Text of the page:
So, I guess the question becomes, “Why are you doing what you’re doing?” Why are you creating? Why do you desire to do so? Why must you write? Paint? Sing? Cook? Sculpt? It’s a question I ask myself often.

For some, the answer may be so clear and consistent 100% of the time. If so, you might have an inner dialogue of, “I write to inspire others. I write to see change happen. If I’m not doing that, I don’t even want to write” (insert whatever creative medium you desire). Or, “I only write because I enjoy it. There’s something about sorting out my thoughts on paper that is therapeutic. I don’t know if anyone will ever read my thoughts, and I’d actually prefer they not.”

Yet, I’d venture to guess that for most of us, our creative process and reason for pursuing creativity is a little bit of both.

Just the other day I was having a conversation with a friend and explaining the pendulum swing that I often experience in writing. Sometimes I want to do it, simply because I have things to get out of my heart and mind. I want to write my experiences and thoughts down for the sake of enjoyment. It is therapeutic. It is a way I communicate with God. And yet, there are also times where I feel restless and I want others to have a chance to experience what I’m creating. I want to put my work out there for others.

I believe that a bit of both is healthy and good. I land, most often, in the thought of “let it be whatever it is on any given day.”

Permission. Grace. It sounds so lovely.

But, for me, it’s often a safety mechanism.

In allowing it to “be whatever it needs to be” each day, I give myself permission to not create or stick with a plan or goal.

I give myself permission to give up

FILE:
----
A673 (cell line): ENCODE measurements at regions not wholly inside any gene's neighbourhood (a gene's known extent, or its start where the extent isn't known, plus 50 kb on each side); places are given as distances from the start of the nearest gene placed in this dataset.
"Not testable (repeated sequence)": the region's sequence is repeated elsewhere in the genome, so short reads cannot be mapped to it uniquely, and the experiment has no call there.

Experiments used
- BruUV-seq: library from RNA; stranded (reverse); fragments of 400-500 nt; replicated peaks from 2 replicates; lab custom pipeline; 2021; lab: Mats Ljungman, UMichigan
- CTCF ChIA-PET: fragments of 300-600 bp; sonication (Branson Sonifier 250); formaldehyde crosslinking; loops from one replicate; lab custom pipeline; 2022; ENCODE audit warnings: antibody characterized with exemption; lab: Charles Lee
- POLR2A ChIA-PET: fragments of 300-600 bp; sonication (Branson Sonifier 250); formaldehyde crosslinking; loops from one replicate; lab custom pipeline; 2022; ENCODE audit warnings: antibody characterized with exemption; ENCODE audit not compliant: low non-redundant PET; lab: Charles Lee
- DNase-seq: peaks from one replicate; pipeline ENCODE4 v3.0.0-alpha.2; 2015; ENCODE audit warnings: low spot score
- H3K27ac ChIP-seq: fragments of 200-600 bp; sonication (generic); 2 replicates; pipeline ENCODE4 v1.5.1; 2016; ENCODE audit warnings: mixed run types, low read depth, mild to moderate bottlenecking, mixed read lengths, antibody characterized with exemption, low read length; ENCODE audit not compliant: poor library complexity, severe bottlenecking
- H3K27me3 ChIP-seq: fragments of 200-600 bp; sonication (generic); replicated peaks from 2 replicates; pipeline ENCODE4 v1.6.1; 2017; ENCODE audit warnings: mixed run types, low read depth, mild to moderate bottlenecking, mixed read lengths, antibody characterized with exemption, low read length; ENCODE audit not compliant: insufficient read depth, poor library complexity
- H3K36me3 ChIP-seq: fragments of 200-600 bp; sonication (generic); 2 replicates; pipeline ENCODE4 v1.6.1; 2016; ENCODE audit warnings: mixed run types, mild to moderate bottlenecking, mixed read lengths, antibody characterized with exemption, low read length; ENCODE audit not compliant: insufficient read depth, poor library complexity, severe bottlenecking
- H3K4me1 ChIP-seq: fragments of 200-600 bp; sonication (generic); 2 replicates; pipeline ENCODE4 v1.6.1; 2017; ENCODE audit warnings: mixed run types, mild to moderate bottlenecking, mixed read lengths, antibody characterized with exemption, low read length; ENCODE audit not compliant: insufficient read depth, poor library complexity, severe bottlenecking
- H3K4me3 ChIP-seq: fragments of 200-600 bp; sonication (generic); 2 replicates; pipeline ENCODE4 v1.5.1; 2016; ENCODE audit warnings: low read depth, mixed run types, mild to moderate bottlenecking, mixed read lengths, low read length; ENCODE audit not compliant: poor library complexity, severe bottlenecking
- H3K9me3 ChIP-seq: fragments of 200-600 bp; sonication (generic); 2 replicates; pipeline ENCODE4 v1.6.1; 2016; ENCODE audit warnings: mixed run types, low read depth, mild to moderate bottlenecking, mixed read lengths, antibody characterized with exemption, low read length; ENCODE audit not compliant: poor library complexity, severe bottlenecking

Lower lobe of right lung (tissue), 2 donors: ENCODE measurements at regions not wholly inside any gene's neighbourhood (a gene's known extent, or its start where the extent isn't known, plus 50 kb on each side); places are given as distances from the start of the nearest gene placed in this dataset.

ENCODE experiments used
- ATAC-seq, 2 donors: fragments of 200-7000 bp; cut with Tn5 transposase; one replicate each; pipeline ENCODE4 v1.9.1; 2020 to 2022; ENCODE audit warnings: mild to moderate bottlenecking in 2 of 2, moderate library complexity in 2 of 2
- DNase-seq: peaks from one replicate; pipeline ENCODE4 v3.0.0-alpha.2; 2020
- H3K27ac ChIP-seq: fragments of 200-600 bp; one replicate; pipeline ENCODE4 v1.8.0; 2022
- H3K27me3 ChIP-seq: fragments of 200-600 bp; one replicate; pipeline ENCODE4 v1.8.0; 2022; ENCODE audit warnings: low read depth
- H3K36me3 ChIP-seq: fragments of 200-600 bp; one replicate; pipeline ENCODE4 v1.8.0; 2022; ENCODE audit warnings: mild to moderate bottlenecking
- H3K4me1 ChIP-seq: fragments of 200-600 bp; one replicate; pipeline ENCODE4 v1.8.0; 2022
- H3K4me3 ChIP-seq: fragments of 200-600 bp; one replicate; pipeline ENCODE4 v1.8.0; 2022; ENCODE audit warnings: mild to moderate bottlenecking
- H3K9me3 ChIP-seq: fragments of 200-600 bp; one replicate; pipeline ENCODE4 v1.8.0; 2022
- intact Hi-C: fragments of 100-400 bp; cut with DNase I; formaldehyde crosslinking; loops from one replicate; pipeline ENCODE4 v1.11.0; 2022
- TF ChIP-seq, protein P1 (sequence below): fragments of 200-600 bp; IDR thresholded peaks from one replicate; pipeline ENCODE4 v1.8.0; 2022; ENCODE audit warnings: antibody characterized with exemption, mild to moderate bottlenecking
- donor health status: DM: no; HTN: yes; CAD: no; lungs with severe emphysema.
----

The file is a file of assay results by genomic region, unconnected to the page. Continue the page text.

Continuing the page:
on parts of my dream because they feel too difficult,
because I don’t see the next step.

So yes, both are true. Art is personal and we have to allow ourselves to fall in love with what God is doing in us—unedited, unfiltered, raw and true. Let the tears of deep sorrow and big joy spill onto the paper as we pour our hearts out there.

And at the same time, we are not islands, meant to exist void of community and connection. We are created and gifted to be a gift to others, right where we are. In our brokenness and our “not yet figured it out-ness.” I will always believe that is true. The words of authors that I enjoy reading the most are those originating from authentic (in the mix of figuring it out) sort of places. Their imperfect process brings me life and assures me I am not alone and we are all actually “in this” and connected more than we believe.


And so, I pursue both. And sometimes it feels clunky and unnatural. I am working out a rhythm for both. And no one can tell you exactly what your rhythm should be. It’s something you have to discern for yourself.

{my thankfulness journal- modeled after Ann Voskamp’s 1000 Gifts- 
where I write strictly for me and for Him}

{Part of my summer book stack, a mix of technical and inspirational}

The shift between “writing for the sake of writing” and “learning the technical” that is required in order to share my words with the world via different mediums (currently learning video) feels so strange.

But I do it.

And at the end of the day, I sometimes ride on the high of knowing that I just took the exact next best step and it feels oh so good to be doing so!

And other days, I sit in a place of deep trust that God is in this process and although outwardly the day may not have felt like a success, He is there and He cares and He’s working. And He looks on me with joy and I bring Him great pleasure and that none of this has to do with what I’ve accomplished or not. Or even how I feel about what I’ve accomplished or not.

And I’m coming to discover that is all part of the creative process and it’s not by accident, but by design.

Growth and life exists in the tension.

Anymore, when I feel pulled a little in two directions, I begin to anticipate the growth and life that will eventually spring up.

If we are able to sit in that place of tension,
become aware of what is happening in us in the midst of it,
and respond as necessary,
we will grow.

Our best life, our best creative gifts and our most beautiful offerings don’t spring up from a place of ease and comfort, but from the hard work of sitting in the tension.